Democracy and rights
Democratization and increased freedom is the image spread by Poland after communism. But the controversy is now about the extent to which modern lifestyles and tolerant values should be allowed to change society. A tug of war is ongoing between Poland and the EU, which claims that the ruling party is taking control of the courts. A new media law is also considered to have taken Poland a step back.
Vulnerable groups’ rights are regularly violated since the ruling Party of Law and Justice (PiS) won the government power in 2015, the Norwegian Rafto Foundation claimed when it gave its human rights award to lawyer Adam Bodnar 2018. Bodnar has, among other things, shed light on hate crimes where the targets were ethnic and sexual minorities. In 2019, a Polish organization stated that about 30 politically elected congregations at the local or regional level had decided on measures in the style of proclaiming themselves LGBTQ-free zones.
- Countryaah: Offers a comprehensive list of airports in Poland, including international airports with city located, size and abbreviation, as well as the biggest airlines.
Abbreviated as POL by Abbreviationfinder, Poland has a modern constitution based on parliamentarism and power sharing (see Political system), but PiS is pushing conservative values hard. At the same time, the party faces resistance – at the ballot boxes, in the elected decision-making bodies and on the street. Example: An openly gay politician has founded a liberal party in support of free abortion and gay marriage. The party has received strong support in opinion polls and mandated the elections to the European Parliament in 2019. During the communist era, Poland was one of the countries where women from neighboring countries with stricter laws went to abortion. Numbers are strictly Poland’s abortion law and women’s organizations are demonstrating against it. There have been police raids where organizations’ documents and computers have been seized.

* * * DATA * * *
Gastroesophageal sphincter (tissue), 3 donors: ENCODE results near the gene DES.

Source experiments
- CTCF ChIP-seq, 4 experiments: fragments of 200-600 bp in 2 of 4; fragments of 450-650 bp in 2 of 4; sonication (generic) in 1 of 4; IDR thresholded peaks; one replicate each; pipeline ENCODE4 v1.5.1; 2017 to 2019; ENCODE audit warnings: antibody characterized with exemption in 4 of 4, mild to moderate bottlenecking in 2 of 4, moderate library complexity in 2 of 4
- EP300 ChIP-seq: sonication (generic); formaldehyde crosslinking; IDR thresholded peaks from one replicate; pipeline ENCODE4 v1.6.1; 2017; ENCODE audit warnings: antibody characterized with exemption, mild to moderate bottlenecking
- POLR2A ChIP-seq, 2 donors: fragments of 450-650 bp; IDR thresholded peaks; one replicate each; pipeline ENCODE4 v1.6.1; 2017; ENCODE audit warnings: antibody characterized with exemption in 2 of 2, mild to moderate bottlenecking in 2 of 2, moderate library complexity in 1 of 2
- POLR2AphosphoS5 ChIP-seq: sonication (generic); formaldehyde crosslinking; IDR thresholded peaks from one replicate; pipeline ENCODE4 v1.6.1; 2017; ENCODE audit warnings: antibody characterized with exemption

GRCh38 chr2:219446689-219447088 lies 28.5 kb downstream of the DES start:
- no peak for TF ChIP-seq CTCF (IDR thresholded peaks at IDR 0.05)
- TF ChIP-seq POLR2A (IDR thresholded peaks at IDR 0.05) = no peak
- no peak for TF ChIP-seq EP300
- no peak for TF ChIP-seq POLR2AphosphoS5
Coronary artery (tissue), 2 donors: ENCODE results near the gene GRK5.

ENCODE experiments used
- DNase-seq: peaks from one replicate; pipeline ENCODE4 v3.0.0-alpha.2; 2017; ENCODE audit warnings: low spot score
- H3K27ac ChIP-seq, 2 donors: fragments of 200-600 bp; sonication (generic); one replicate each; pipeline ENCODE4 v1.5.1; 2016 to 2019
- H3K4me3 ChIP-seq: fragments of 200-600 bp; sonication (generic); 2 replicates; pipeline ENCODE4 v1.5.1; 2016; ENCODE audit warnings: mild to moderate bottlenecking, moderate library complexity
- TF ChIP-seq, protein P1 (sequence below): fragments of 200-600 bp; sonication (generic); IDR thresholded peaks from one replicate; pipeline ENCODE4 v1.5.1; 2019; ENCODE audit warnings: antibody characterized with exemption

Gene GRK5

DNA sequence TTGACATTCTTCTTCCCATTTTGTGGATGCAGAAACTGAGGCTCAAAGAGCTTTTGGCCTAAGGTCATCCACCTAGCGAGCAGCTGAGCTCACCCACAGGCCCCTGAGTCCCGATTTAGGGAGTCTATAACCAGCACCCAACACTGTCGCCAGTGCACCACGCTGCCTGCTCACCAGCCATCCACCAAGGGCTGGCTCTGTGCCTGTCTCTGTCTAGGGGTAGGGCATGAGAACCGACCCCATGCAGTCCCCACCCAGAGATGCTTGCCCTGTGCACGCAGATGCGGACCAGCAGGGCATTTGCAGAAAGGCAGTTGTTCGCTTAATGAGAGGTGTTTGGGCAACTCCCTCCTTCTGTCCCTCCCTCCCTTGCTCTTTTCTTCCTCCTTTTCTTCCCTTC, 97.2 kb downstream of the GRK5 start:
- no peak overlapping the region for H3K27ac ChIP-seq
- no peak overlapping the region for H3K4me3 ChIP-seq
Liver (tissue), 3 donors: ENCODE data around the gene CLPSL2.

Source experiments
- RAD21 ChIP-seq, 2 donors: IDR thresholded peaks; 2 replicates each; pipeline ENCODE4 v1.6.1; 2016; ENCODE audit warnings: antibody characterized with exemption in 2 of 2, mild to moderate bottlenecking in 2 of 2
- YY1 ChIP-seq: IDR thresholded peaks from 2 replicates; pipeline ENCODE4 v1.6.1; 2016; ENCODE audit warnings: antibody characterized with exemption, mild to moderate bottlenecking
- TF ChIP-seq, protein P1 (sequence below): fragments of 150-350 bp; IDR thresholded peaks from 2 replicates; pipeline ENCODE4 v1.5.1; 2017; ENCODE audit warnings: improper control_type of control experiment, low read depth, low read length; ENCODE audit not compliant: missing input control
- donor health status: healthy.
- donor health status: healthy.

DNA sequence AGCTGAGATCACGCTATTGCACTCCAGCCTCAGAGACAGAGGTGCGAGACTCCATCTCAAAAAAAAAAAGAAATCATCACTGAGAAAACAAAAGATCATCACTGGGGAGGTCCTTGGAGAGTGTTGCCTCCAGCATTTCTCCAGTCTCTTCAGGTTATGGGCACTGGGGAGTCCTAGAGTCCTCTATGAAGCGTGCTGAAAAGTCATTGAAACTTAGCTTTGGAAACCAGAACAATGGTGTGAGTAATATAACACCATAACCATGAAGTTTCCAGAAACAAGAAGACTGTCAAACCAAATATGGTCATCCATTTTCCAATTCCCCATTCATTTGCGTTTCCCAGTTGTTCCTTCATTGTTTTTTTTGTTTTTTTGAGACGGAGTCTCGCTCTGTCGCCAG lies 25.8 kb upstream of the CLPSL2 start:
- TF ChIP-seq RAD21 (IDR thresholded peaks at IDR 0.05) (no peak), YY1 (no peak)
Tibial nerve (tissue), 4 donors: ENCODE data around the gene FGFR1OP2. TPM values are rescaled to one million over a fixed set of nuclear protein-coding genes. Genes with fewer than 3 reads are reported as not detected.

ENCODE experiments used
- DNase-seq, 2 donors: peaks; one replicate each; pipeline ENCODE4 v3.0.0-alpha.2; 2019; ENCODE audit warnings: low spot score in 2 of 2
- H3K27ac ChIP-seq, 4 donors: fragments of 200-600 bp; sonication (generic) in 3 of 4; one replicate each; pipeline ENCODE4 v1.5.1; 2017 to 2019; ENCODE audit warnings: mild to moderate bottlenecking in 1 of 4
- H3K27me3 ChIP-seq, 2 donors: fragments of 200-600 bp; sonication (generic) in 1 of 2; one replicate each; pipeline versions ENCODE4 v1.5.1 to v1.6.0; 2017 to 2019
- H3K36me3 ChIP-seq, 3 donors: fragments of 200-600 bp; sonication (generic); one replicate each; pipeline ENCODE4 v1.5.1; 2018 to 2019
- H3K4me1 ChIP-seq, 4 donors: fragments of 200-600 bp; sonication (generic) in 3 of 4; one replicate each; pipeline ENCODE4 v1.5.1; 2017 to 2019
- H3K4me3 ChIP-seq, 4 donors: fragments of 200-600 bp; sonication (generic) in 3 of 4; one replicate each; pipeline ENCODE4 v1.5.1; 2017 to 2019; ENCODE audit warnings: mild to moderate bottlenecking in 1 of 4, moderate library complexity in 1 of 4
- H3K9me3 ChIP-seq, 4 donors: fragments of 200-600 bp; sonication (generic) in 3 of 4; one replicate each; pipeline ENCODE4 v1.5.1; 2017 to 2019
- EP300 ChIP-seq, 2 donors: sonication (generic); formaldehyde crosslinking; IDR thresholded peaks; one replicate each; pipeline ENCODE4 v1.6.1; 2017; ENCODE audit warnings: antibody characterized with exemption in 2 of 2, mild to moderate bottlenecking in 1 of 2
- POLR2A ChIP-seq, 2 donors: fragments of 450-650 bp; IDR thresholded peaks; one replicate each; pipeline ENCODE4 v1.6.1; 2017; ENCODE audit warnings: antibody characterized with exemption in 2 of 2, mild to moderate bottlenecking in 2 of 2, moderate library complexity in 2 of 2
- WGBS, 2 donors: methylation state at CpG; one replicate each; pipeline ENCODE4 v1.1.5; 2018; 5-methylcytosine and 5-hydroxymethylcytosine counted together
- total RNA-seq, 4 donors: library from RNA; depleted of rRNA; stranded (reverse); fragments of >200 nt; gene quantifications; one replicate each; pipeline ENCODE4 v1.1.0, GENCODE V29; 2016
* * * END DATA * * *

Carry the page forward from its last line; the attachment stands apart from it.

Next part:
The Catholic Church had a heroic role in opposing the Communist dictatorship, but has been questioned after revealing that children and young people have been abused by church employees. Citizens ‘initiatives have been decisive in order to shed light on the clergy’ s abuse of power (see Calendar), but now the abuses are also addressed in courts.
Anti-Semitism is a sensitive topic. The President, on behalf of the Republic, made an apology to Jews who were forced into exile in 1968 by the Communist regime and were deprived of their citizenship. Poland has a strained relationship with its remaining Jewish residents and with Israel, which is the extent to which Poles contributed to the Nazis’ crimes during the Second World War. In recent years, the iwiętokrzyska brigade (brigade of the Holy Cross) has been celebrated right up at the government level. The brigade was formed during the war, but did not join the Polish resistance movement. Seen from elsewhere, the brigade is perceived as Nazi collaborators.
Today’s government takes a narrow stance on refugee policy both in the EU and in the UN.
The organization Transparency International placed Poland as country number 41 out of 180 in its review of corruption in the world in 2019, see list here. Corruption has been prevalent in the justice system, and cheating with EU support has been reported. The ranking on the list was a clear improvement over previous years, but at the same time debatable changes to the legal system are underway. When the government acts to take control of the judiciary, with the fight against corruption as a pretext, the political opposition, large parts of the Polish legal force and other EU countries consider that citizens risk getting “out of the ashes in the fire” (read more below and in Current policy).
Freedom of expression and media
Communist-era censorship laws and control authorities have been abolished and freedom of the press is guaranteed in the constitution. After democratization in 1989, new newspapers, magazines and publishers were started. Many had roots in earlier underground releases. The first independent newspaper, Gazeta Wyborcza (Election Magazine), was founded before the semi-free elections in 1989 (see Modern History). It is now Poland’s second largest daily newspaper and is owned by Agora, the country’s largest media group.